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Friday, 14 September, 2001, 17:55 GMT 18:55 UK
NI mourns terror attack victims
People throughout Northern Ireland observed a three-minute silence on Friday, which is also being observed as a national day of mourning in the Irish Republic.
The silence to remember the victims of the United States terror attacks - American, British, Irish and from many other nations - was held at 1100 BST, when life in other major European cities also paused.
Thousands attended a memorial service at Belfast City Hall and there were also large religious services in Londonderry, Armagh and Portadown.
US Consul General, Barbara Stephenson, Belfast's Lord Mayor Jim Rodgers and representatives of the province's main churches led thousands in prayer at Belfast City Hall.
She added; "My prayer today would be that somehow something good could come of this tragedy.
"That people all over the world but especially here would respond to Tuesday's horrific attacks by channelling the grief that now unites us into lasting reconcilation."
Councillor Rodgers said Belfast shared America's grief.
Offices and shops stopped business, public transport halted and the crowd stood in total silence for three minutes, as their thoughts turned to those bereaved. Representatives of the four main churches led prayers.
They remained silent and there were no incidents, but they also indicated their protests would resume next week.
In the House of Commons on Friday, Ulster Unionist leader David Trimble said "terrorism can be beaten" if the macinery of terror was destroyed.
He was speaking during an emergency session called by Tony Blair at which the prime minister said terrorism must be beaten in a new push.
SDLP leader John Hume said MPs were speaking with one voice in their condemnation of the terrorist attacks.
Weather hampers rescue
Thunderstorms and driving rain are hampering the rescue effort in New York. There are also fears about the instability of other damaged builidngs damaged.
But it is believed many more were killed when two passenger jets crashed into the World Trade Center, causing the twin towers to collapse on Tuesday.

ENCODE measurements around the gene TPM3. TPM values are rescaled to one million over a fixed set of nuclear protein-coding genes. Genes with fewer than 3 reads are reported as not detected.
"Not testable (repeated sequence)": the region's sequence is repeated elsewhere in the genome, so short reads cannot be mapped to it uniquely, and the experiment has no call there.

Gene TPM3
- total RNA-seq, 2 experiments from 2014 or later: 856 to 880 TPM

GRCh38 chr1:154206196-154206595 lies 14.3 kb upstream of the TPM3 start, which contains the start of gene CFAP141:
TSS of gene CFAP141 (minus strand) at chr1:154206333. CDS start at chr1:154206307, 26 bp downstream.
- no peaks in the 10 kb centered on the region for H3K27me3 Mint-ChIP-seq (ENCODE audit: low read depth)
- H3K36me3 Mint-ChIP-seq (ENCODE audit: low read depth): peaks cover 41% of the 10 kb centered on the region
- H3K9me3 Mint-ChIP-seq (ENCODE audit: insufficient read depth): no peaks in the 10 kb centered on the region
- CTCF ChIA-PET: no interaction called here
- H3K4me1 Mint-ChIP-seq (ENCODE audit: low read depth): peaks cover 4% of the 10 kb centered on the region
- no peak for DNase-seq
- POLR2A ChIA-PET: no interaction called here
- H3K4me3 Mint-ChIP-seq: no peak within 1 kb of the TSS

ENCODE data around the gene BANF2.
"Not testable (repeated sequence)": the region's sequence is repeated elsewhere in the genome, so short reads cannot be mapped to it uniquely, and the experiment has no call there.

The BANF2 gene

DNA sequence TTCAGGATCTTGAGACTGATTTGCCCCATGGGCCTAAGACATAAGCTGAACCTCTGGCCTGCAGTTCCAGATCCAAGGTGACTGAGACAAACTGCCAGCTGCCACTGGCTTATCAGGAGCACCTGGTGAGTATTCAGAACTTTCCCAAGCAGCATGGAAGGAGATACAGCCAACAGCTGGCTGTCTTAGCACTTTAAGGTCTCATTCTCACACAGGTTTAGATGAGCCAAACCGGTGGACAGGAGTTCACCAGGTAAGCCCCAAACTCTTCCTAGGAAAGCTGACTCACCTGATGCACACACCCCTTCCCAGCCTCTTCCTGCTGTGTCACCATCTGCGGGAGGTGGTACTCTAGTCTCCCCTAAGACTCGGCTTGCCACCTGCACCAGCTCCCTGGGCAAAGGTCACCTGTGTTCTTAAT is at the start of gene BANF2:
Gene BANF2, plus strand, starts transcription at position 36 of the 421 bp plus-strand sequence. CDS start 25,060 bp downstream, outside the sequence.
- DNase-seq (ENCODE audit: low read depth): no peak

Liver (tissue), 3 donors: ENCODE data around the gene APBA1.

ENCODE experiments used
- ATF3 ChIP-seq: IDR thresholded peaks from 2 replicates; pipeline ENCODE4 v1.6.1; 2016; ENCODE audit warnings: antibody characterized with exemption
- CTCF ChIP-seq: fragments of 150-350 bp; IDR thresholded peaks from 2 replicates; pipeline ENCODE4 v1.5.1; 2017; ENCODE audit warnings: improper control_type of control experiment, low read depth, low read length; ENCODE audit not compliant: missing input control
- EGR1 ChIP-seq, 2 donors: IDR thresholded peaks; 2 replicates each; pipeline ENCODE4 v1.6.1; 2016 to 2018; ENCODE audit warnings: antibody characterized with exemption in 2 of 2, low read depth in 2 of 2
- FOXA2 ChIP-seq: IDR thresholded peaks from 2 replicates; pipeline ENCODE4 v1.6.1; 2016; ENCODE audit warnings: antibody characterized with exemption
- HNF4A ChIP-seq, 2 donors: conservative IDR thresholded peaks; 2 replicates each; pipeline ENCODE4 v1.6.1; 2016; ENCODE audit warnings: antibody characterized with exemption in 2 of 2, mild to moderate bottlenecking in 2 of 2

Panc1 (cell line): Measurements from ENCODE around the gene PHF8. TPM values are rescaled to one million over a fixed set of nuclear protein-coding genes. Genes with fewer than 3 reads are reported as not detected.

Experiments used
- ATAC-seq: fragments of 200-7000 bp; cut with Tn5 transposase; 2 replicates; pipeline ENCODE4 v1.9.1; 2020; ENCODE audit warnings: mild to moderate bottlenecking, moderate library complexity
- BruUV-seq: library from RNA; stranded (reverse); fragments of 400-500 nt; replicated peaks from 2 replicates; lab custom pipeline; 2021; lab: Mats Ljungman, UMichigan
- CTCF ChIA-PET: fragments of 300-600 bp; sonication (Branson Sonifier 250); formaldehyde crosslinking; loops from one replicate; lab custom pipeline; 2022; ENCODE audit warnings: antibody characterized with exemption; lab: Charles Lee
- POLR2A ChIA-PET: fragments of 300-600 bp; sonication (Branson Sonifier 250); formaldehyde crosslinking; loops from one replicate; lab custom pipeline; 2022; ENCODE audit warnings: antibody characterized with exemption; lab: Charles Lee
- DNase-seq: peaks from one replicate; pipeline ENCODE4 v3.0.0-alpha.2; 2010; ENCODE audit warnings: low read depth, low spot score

About 190 people are believed to have died when another plane hit the Pentagon in Washington.
The British Government has said the number of Britons confirmed dead is about 100 and it is feared more than 500 were killed.
The Irish Department of Foreign Affairs has so far confirmed four Irish people were killed in the attacks.
In Derry hundreds joined the mayor, local church leaders and policticians from all parties at a memorial service in the Guildhall Square.
Among those gathered were a group of American students.
Shops and businesses closed and several hundred people stood quietly on the town's Main Street.
The Church of Ireland Primate, Archbishop Robin Eames, led a prayer service to remember the victims on Friday afternoon at St Patrick's Cathedral in Armagh.
Schools and universities also observed the three-minute silence.
Irish day of mourning
In a national radio address in the Irish Republic, President Mary McAleese said Irish people were "sad, sickened, outraged and frightened" by the terrorist attacks.
Mrs McAleese and the Taoiseach attended a special ecumenical service along with hundreds of people in Dublin city centre to mark the national day of mourning.
Mr Ahern said he wanted Irish people to show solidarity with the victims the families and the people of the United States.
The queue of people waiting to sign the condolences book at the US embassy in Dublin on Friday morning was about 1.5km long.
Shops, banks, schools, government offices and businesses closed and many people across the country attended religious services.
Practically every Irish town and village has family connections with the United States, and there are thousands of people employed in Ireland by American technology companies.
In Britain, the Queen joined Prime Minister Tony Blair to lead mourners at St Paul's Cathedral in London, where the US national anthem was sung.
The Foreign Office emergency number for British people worried about friends and relatives is: 020 7008 0000.
The Dublin Department of Foreign Affairs emergency number is: 00 353 1 408 2000.
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